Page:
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Global supply shortages lead to seven-month decline in new vans

The UK’s new light commercial vehicle (LCV) market declined for the seventh consecutive month in July, down by more than a fifth (20.7%) to 18,722 new units registered, according to the latest figures published by the Society of Motor Manufacturers and Traders (SMMT).

The trade body attributes the decline to ongoing global supply shortages caused by the COVID-19 pandemic, with last month’s registrations almost a quarter (23.9%) below the pre-pandemic five-year average for July.

July saw a fall in registrations across all LCV segments, with some 14,782 new vans weighing above 2.5 tonnes up to 3.5 tonnes registered in the month, 11.2% below 2021. The number of lighter vans weighing less than or equal to two tonnes fell by more than a fifth (20.3%), while those weighing more than two tonnes to 2.5 tonnes declined by almost half (49.8%).

Demand continues to increase for battery electric vans (BEVs), with 765 registered in July, an increase of more than a fifth (21.2%), as van buyers take advantage of new electric models that offer longer ranges, efficiency savings and fast charge times. As a result, there have been 8,865 BEVs registered in the year to date, an increase of more than half (55.7%). This still represents only one in 18 of all vans registered so far in 2022, although it is a significant increase from one in 37 a year ago.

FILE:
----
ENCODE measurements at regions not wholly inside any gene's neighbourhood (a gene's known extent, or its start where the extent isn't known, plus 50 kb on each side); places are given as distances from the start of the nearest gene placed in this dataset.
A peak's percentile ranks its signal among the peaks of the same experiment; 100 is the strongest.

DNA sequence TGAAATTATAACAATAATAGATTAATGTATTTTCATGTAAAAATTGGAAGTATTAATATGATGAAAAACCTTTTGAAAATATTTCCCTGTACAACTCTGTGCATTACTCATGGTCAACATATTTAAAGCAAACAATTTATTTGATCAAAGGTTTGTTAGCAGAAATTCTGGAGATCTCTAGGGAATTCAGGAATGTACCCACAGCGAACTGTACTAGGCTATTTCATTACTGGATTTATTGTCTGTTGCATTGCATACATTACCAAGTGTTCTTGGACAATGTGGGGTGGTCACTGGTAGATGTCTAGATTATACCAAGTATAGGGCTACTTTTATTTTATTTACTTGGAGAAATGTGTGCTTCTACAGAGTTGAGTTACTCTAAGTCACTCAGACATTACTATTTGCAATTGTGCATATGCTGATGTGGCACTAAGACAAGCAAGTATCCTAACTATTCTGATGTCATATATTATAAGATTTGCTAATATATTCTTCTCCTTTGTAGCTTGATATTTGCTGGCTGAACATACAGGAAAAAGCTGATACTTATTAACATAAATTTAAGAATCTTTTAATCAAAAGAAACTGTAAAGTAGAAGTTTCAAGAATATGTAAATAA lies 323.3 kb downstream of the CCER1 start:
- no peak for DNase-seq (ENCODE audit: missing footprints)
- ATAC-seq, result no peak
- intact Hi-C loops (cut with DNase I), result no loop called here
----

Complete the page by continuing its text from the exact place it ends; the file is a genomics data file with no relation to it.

Denise Beedell, Public Policy Manager, Logistics UK, said: “While it is encouraging to see a marked increase in the number of new battery electric vans being registered, there is much more ground to be covered ahead of meeting the ambitious deadline to phase out new petrol and diesel vans by 2030. New electric LCV registrations are currently at levels seen in the new car market two years ago, and it is no surprise that van buyers often cite concerns about whether there will be sufficient public electric charge points that are accessible to vans.”

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